For an endurance athlete, guidelines for daily protein intake are 1.2g – 1.6g per kilogram of body weight. For example, if we take the median of these recommendations (1.4g) and you weigh 75kg, this would equate to a daily protein intake of 105g protein per day. Initially, this may sound like a lot; however, the example below shows how this could potentially be achieved in a day:
Fat is not a dirty word. It plays a number of key roles in the body in relation to exercise such as acting as an energy source and aiding the absorption of certain vitamins, therefore it should be considered in any nutritional strategy for endurance running. During prolonged endurance events (marathons, triathlons, Ironman), as our glycogen stores start to deplete, the body will turn to fat as an alternative energy source in order to sustain our performance.
Within the average male, there is enough stored fat to sustain running performance for 120 hours – so it is not an energy source to be neglected in our diets, however, as previously mentioned, the body’s ability to utilise fat as an energy source is only when carbohydrate stores are becoming depleted – carbohydrate is still the muscles’ preferred energy source.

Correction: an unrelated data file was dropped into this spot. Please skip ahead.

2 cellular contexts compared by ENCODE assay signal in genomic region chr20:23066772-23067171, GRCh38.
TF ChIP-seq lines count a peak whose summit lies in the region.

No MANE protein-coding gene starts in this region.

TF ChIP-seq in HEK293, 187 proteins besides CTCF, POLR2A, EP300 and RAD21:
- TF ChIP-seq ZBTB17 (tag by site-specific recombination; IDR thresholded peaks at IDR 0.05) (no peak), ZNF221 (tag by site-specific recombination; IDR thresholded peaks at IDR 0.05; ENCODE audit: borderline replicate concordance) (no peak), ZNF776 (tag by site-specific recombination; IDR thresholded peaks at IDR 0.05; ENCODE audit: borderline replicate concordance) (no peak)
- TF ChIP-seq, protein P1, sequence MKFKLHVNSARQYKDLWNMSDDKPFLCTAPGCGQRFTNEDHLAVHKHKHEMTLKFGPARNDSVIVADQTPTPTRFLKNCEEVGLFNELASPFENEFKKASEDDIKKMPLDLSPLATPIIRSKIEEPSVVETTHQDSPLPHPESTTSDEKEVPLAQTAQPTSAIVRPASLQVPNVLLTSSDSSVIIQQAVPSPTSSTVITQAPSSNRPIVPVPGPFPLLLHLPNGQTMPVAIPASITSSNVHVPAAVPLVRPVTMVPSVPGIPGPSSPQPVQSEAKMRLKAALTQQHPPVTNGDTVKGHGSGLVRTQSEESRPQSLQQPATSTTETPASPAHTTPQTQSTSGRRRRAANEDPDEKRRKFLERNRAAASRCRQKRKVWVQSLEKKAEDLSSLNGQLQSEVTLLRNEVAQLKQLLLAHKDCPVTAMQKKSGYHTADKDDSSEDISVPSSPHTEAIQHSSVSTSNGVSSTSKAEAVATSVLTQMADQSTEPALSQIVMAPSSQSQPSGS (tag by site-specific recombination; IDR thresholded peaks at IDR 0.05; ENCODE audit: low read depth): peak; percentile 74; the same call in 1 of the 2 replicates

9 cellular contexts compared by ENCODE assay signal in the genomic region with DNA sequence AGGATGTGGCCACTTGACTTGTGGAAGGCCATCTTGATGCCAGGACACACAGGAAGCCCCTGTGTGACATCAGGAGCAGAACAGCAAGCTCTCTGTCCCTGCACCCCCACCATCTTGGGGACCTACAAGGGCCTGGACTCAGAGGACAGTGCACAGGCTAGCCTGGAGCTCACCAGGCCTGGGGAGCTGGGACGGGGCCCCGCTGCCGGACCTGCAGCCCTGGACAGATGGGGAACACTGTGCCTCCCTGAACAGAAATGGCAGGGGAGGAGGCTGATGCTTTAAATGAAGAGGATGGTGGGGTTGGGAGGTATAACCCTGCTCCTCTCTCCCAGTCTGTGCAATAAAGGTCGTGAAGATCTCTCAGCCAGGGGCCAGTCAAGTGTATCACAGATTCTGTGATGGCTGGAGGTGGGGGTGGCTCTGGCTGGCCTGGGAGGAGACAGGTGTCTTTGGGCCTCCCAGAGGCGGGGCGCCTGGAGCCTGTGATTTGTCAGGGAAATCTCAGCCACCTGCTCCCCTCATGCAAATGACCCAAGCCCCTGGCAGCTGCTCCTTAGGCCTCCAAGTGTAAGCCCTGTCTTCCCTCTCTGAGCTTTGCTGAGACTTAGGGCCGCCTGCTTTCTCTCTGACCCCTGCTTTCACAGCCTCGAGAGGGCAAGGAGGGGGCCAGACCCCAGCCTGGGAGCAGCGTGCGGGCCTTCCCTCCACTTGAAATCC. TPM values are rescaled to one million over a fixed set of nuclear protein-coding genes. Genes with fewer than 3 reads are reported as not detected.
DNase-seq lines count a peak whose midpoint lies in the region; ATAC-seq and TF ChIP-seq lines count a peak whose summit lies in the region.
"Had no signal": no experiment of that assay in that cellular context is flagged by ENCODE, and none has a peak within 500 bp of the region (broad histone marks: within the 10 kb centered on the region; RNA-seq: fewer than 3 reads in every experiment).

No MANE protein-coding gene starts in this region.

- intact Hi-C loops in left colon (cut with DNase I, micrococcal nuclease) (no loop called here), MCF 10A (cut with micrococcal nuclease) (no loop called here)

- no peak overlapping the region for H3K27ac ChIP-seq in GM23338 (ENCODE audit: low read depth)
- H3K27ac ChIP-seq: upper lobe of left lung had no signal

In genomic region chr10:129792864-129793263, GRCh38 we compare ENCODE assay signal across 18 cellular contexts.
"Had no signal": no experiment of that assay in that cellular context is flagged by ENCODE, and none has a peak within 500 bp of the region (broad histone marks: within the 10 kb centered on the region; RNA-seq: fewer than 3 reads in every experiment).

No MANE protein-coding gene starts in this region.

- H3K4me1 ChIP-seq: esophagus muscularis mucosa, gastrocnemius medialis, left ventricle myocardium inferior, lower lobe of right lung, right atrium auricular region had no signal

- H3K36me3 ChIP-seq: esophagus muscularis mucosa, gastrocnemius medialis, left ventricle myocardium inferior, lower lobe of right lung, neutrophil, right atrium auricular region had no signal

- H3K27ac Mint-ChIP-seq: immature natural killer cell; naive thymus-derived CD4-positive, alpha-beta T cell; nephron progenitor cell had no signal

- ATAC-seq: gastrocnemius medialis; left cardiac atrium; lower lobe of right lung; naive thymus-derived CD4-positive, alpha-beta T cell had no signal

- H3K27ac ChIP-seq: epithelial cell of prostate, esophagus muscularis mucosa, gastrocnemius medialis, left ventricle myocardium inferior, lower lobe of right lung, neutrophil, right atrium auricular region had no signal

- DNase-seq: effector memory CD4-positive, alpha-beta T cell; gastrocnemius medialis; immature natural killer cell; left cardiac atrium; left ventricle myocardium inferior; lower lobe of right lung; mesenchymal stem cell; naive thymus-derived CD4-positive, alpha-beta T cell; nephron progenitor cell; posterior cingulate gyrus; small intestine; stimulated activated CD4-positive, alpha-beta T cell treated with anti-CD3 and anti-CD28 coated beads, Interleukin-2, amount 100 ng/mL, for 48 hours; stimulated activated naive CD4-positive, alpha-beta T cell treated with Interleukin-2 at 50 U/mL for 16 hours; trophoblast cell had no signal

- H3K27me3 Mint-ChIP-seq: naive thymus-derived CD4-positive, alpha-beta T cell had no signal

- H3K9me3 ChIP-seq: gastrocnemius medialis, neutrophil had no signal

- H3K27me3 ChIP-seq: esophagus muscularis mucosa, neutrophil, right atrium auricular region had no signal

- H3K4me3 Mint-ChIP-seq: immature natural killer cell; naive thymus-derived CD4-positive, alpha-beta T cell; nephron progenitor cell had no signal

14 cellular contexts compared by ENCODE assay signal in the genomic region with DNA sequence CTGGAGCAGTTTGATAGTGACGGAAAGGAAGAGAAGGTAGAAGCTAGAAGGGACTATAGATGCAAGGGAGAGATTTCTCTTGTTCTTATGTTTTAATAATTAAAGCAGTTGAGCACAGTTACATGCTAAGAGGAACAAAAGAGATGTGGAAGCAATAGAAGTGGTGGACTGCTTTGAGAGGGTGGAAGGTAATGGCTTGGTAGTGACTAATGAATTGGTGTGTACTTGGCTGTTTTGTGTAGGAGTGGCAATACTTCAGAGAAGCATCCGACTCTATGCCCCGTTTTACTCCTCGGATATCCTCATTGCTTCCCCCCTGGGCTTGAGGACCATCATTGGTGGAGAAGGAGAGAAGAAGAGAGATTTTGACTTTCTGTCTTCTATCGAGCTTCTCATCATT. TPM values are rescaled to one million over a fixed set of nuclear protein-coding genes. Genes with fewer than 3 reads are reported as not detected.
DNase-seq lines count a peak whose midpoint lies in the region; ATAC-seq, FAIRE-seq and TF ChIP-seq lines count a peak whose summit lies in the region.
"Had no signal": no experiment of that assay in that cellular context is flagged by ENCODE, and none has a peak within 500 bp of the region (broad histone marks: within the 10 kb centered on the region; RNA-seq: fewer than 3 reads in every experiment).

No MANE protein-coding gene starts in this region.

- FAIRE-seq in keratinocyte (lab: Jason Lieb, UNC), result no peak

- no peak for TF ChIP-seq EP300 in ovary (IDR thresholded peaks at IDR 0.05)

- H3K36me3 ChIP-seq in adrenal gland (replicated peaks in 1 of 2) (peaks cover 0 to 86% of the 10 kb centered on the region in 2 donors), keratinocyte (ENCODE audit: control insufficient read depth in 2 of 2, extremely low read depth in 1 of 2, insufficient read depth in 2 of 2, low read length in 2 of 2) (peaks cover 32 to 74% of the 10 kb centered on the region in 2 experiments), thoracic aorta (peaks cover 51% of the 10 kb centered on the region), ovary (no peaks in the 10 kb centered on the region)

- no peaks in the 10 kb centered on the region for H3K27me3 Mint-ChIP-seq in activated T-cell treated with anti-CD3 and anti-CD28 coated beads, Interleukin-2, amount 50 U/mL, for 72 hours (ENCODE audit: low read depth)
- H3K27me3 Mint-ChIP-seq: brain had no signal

From a recovery perspective, healthy sources of fat such as Omega-3 have shown to reduce inflammation and could potentially aid in the recovery process from exercise. Healthy sources of fat include foods such as unroasted/unsalted nuts and seeds, oily fish and avocado.
Vitamins and minerals are sometimes overlooked as part of the preparation to improve our running performance, but they can greatly aid running performance.
However, it is worth remembering that a greater intake of these vitamins and minerals does not equate to a greater running performance. Research indicates that athletes of all levels are able to meet their dietary requirements for micronutrients through eating a wide variety of foods. Some of the vitamins and minerals that require some consideration for running performance include:
There has been a large amount of hype around vitamin D in recent times, and it would appear as though some of this hype is warranted – with research indicating it plays a number of important roles in relation to bone health, immunity and muscle function. Vitamin D is found in small amounts in foods such as fortified dairy products but the main source of vitamin D is from direct sunlight, which is sometimes a challenge in the UK.